The technique of neutron tomography has, after 350 years, enabled a first look inside the iconic single-lens microscopes of Antoni van Leeuwenhoek. Van Leeuwenhoek’s 17th-century discovery of “animalcules” marks the birth of microbiology. His skillfully self-produced microscope lenses remained unsurpassed for over 150 years. Neutron tomography now enabled us to reveal the lens types Van Leeuwenhoek used. We argue that Van Leeuwenhoek’s instruments incorporate some innovations that testify to an awareness of concurrent developments. In particular, our analysis shows that for making his best-performing microscopes, Van Leeuwenhoek deployed a lens-making procedure popularized in 1678 by Robert Hooke. This is notable, as Hooke always wanted to find the secret of Van Leeuwenhoek’s lenses, but never managed to do so. Therefore, Van Leeuwenhoek was far from the isolated scholar he is often claimed to be; rather, his secrecy about his lenses was motivated by an attempt to conceal his indebtedness to Hooke.
Van Leeuwenhoek (1632–1723) was the founding father of microbiology. He made his discoveries using specialized, self-made, single-lens microscopes (1, 2), such as shown in Fig. 1. Yet, he was very secretive about the most essential aspect of his microscopes: the lenses. The quality of his lenses was not surpassed until the introduction of achromatic microscope lenses in the 1830s (3, 4). The discoveries he made in microbiology brought about a strong interest from his contemporaries in how he was able to produce lenses that enabled him to reveal the microworld.
So far, three lens-production methods have been put forward as having been deployed by Van Leeuwenhoek. Information about these methods has been derived from some scarce references given by Van Leeuwenhoek during his life, combined with earlier studies of his remaining microscopes (4). A first method is the classical method of grinding and polishing lenses to the required shape in a grinding mold (Fig. 2A). Van Leeuwenhoek referred this method to his contemporaries and praised the thin lenses it yields, and it is generally believed that many of his microscopes, including most of the preserved ones, held or hold such a lens. Second is the production of ball-shaped lenses after the method of Johannes Hudde, which involves flameworking: melting and collecting glass on a needle tip (Fig. 2B) (5). Van Leeuwenhoek wrote rather negatively about the glass contaminations this method produced and admitted that he only practiced it for a short time at the beginning of his career. No such lenses have been identified in his preserved microscopes. A third procedure is suggested by Van Leeuwenhoek’s own testimony that “after ten years of trying, he had developed a glass blowing method with which nonspherical lenses could be produced” (6). This puzzling remark has given rise to much speculation, and the mysterious lenses referred to by Van Leeuwenhoek have tentatively been linked to the outstanding performance of his microscopes. In particular, for the Van Leeuwenhoek microscope with the highest magnification that is preserved, a 266-powered instrument with a measured resolving power of 1.35 μm, it has been suggested that Van Leeuwenhoek made the lens using a glass-blowing technique (4). Van Zuylen found that this lens, in contrast to the other preserved ones, shows such a smooth surface finish that it must have been made using a flameworking rather than a lens-grinding technique. The air bubbles present in this lens reinforce this attribution. Van Zuylen proposed that by blowing air, Van Leeuwenhoek shaped a glass tube into a bulb (Fig. 2C). The glob or “knot” at the end of this bulb, once broken off, has optical characteristics similar to the lens in the Utrecht Leeuwenhoek microscope. These characteristics are as follows: a smooth, “fire-polished” surface, a very high magnification, and an impressive resolving power. Van Zuylen further attributes these outstanding optical qualities to the aspherical surfaces (i.e., lens surfaces with a carefully controlled, nonuniform curvature) that this method would give to lenses, a shape that he also tentatively detects on the surfaces of the original lens. Van Zuylen’s hypothesis is important because he advances the preserved Utrecht microscope as proof that Van Leeuwenhoek did make use of “secret” lens-making techniques. Furthermore, his analysis implies that Van Leeuwenhoek was unique in deliberately, and successfully, mastering the benefits of aspherical lenses, thereby obtaining advantages in optical performance over any competing instrument at the close of the 17th century.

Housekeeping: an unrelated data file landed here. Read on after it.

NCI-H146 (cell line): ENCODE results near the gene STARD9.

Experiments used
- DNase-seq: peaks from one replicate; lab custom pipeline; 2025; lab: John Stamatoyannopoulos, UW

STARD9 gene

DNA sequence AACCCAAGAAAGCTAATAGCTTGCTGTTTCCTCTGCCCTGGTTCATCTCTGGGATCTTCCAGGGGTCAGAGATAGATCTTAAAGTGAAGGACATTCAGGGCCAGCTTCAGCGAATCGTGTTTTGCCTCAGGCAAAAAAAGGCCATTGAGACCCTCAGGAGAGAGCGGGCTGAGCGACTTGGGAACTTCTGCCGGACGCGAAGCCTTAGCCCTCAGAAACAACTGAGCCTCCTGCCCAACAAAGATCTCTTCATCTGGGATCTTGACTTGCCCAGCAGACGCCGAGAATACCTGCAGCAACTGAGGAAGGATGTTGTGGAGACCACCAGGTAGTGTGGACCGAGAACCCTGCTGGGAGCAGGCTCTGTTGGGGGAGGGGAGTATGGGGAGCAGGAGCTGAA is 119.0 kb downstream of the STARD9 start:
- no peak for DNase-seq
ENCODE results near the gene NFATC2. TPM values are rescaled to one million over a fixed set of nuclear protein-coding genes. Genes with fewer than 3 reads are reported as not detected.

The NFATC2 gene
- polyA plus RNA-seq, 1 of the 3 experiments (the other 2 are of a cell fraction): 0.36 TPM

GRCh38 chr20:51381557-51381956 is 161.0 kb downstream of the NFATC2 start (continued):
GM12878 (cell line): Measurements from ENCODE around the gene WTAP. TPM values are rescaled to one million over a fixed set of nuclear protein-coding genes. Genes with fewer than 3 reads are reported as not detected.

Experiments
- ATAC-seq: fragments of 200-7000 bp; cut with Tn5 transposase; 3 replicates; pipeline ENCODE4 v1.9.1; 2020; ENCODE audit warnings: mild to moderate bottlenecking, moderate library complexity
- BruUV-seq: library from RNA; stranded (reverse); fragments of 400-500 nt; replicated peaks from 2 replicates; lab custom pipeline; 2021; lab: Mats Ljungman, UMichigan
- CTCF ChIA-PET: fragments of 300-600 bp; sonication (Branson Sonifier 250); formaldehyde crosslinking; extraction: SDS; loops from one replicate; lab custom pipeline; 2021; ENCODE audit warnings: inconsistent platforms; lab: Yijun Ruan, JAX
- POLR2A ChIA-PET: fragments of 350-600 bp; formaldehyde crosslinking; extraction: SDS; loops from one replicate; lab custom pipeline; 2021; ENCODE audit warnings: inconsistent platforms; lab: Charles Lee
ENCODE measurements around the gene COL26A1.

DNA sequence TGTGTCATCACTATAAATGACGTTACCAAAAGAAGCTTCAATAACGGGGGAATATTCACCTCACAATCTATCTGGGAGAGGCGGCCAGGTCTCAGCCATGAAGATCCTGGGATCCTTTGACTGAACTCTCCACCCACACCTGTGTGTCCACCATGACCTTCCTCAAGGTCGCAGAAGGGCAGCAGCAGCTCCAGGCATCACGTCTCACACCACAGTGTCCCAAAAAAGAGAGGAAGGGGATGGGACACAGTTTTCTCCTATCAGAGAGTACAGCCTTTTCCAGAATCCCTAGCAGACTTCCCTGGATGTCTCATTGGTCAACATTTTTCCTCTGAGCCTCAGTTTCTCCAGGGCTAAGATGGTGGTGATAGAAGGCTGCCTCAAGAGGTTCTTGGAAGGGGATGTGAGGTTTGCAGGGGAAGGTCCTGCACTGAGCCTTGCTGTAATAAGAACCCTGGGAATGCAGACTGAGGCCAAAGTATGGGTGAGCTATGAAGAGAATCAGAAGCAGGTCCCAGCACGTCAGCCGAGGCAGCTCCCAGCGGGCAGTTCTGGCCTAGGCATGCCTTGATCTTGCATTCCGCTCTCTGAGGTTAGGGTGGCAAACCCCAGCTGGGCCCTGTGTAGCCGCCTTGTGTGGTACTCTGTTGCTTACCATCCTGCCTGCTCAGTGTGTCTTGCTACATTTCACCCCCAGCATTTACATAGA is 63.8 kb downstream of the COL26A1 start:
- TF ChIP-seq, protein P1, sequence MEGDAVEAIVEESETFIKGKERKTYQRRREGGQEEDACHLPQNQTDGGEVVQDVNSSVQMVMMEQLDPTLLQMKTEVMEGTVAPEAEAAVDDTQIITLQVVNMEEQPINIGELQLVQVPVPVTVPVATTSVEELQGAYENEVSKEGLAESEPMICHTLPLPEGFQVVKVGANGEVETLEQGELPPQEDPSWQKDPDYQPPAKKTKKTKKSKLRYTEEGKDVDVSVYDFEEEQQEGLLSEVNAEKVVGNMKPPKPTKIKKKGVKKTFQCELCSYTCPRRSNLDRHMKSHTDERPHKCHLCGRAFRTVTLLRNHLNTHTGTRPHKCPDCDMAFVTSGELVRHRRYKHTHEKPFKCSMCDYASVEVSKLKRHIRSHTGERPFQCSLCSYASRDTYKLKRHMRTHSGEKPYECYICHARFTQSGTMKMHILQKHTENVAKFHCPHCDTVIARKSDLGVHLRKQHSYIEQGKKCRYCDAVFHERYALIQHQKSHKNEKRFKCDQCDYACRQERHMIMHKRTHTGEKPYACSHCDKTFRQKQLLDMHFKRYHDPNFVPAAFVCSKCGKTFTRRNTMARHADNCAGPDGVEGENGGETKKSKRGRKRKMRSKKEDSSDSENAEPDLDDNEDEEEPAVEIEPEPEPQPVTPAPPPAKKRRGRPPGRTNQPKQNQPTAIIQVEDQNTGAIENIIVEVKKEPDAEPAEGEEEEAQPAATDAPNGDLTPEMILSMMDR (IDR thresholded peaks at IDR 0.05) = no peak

Deducing lens characteristics from Van Leeuwenhoek’s preserved microscopes remains a challenging task. Often, the aperture (Fig. 1, the tiny hole behind the specimen pins), which ranges in size from 0.5 to 1.0 mm, leaves not more than a few percent of the lens visible, making the rest of the glass surface inaccessible for research. Hitherto, in earlier research, curvatures and focal properties of the lenses have been measured directly through this small available aperture, while properties of the lens surface hidden behind the metal plates, as well as lens thickness, needed to be estimated by indirect methods (4). This has made it additionally difficult to make accurate predictions about the lenses’ shape and, thus, about the production methods of the lenses with which Van Leeuwenhoek made microbiological history.